My stint in the US taught me an invaluable lesson for handling blind spots which is to 'look over the shoulder'. It was a tad difficult in the beginning but once I got the hang of it, it inspired a lot of confidence in me. I use that technique till date and would be doing it forever. I agree anyone driving in our country esp in the city would be apprehensive doing this but believe me it helps immensely and its just a matter of time before you become adept at it.

With the above in place, I would still stick to adjusting my ORVMs in a fashion where I get to see a small portion of my car in both of them.
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Old 1st October 2015, 22:50   #65
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Default Re: Eliminating Blind Spots - How to correctly adjust the mirrors

Although I have more or less adjusted to this setting, I am finding it difficult to reverse the car without being able to see the sides of the car in the mirrors. While reversing I need to have an idea of whether there is any person or object besides the car, but none of my mirrors are in a position to show me that angle. I have a very limited visibility of the backside using the IRVM and the ORVMs are directed away from the car. I think this is similar to the problem of bikers driving too close to the side of the car and hence becoming invisible. Am I doing the settings wrong?
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Old 2nd October 2015, 17:48   #66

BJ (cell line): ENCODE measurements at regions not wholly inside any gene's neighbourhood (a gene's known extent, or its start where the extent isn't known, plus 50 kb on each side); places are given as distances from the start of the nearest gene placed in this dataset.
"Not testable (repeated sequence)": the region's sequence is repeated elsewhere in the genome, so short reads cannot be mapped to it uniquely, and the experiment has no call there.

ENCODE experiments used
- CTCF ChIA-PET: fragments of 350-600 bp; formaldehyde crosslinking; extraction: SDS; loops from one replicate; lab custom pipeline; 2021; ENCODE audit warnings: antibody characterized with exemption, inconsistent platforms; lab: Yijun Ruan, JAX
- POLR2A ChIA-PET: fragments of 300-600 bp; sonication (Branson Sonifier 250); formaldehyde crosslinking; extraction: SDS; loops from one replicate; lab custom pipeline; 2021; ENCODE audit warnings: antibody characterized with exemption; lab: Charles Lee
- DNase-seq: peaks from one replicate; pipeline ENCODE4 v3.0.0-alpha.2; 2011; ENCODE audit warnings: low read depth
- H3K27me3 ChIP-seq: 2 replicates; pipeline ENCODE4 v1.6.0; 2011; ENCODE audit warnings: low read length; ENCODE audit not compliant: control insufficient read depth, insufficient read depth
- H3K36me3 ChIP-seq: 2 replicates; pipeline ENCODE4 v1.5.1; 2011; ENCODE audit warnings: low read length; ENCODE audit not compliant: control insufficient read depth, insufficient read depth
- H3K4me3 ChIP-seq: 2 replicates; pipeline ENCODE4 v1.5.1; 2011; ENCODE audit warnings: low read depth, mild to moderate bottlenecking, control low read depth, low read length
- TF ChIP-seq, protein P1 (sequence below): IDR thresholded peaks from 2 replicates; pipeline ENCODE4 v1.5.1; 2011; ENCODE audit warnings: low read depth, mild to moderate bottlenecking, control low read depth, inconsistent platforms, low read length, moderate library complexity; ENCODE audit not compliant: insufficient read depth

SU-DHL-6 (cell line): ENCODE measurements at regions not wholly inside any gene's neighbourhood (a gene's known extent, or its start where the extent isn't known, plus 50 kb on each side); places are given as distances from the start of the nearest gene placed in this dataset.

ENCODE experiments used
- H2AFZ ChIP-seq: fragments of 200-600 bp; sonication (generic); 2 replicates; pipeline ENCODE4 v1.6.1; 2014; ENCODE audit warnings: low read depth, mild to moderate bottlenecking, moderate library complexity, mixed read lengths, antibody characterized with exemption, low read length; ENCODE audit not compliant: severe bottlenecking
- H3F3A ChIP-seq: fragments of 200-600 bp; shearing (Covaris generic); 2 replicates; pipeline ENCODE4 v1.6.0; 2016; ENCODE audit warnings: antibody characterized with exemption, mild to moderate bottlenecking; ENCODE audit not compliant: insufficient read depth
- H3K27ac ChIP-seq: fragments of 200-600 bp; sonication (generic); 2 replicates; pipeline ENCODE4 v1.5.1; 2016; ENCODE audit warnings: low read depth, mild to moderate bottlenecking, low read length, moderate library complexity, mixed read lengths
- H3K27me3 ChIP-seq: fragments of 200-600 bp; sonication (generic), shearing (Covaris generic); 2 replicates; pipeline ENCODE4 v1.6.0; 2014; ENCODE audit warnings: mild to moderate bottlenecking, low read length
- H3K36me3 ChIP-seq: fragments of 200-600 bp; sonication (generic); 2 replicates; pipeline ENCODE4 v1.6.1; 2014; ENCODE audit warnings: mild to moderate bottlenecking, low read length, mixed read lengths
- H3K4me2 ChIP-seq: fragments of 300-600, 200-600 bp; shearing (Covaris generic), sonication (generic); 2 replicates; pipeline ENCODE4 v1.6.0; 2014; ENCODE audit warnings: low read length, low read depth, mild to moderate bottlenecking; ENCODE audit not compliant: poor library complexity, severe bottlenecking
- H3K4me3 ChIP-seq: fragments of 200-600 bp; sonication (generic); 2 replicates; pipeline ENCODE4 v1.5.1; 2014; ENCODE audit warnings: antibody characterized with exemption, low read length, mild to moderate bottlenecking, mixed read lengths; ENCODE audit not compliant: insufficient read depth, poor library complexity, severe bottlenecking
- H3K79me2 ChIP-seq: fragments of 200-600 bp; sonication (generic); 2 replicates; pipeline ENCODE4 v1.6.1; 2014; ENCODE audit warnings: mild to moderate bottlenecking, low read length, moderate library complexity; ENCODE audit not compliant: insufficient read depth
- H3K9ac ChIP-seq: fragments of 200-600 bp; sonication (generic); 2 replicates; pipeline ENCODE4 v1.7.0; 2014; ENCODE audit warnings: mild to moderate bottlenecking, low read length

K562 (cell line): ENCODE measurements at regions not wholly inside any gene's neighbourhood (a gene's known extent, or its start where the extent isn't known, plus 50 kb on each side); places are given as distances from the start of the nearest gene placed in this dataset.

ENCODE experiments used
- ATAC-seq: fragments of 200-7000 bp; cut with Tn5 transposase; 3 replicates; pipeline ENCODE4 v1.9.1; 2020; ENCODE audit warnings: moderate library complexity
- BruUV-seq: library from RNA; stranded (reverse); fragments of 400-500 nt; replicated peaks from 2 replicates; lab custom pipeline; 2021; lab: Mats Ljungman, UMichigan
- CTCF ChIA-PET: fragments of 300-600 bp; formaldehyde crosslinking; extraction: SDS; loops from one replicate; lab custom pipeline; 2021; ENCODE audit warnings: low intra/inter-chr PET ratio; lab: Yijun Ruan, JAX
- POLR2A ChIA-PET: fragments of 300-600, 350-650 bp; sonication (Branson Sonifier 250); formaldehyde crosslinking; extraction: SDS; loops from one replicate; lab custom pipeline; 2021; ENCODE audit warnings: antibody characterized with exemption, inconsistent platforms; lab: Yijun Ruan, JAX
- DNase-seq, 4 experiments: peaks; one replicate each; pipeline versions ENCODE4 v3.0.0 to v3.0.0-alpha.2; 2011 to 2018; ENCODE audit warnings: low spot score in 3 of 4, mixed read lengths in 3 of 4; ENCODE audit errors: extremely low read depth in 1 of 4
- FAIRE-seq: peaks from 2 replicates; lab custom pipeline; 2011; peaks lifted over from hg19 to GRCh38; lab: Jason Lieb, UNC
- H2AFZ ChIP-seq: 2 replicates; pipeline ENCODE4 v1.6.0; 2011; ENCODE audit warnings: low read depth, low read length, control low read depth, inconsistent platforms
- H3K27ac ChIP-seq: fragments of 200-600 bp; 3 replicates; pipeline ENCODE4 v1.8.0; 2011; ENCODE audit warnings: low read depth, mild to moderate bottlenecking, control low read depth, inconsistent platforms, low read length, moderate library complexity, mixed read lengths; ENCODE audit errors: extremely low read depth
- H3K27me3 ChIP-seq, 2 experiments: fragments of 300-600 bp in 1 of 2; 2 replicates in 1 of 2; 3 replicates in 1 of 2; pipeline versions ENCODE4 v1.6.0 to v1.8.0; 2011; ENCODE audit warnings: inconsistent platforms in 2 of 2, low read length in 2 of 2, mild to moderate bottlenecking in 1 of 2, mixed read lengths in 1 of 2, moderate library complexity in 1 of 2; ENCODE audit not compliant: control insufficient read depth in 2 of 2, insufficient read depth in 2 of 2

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Default Re: Eliminating Blind Spots - How to correctly adjust the mirrors

Thanks a lot for sharing this information with us. Even I used to set the mirrors in the traditional way as you said. While reading your post, I could clearly imagine how risky it is to set the mirrors in the traditional way. Whereas it is so helpful to set it in the way you've shown. I see many people using just the right ORVM and keeping the left one unused and while they change to the left lane, they remove their eye from the road and rotate their head towards the left to check whether there is any vehicle or not, this is an extremely dangerous practice while changing lanes. My car, '04 Alto is a standard variant and didn't come with a left ORVM. Since I started driving, I installed a left ORVM and now have upgraded to the VXi type ORVMs, they surely help a lot. Will use the same technique from now on as you stated. Thank You.
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Old 3rd October 2015, 19:11   #67
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Default Re: Eliminating Blind Spots - How to correctly adjust the mirrors

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Originally Posted by Swapnil_Alto View Post
I see many people using just the right ORVM and keeping the left one unused and while they change to the left lane, they remove their eye from the road and rotate their head towards the left to check whether there is any vehicle or not, this is an extremely dangerous practice while changing lanes.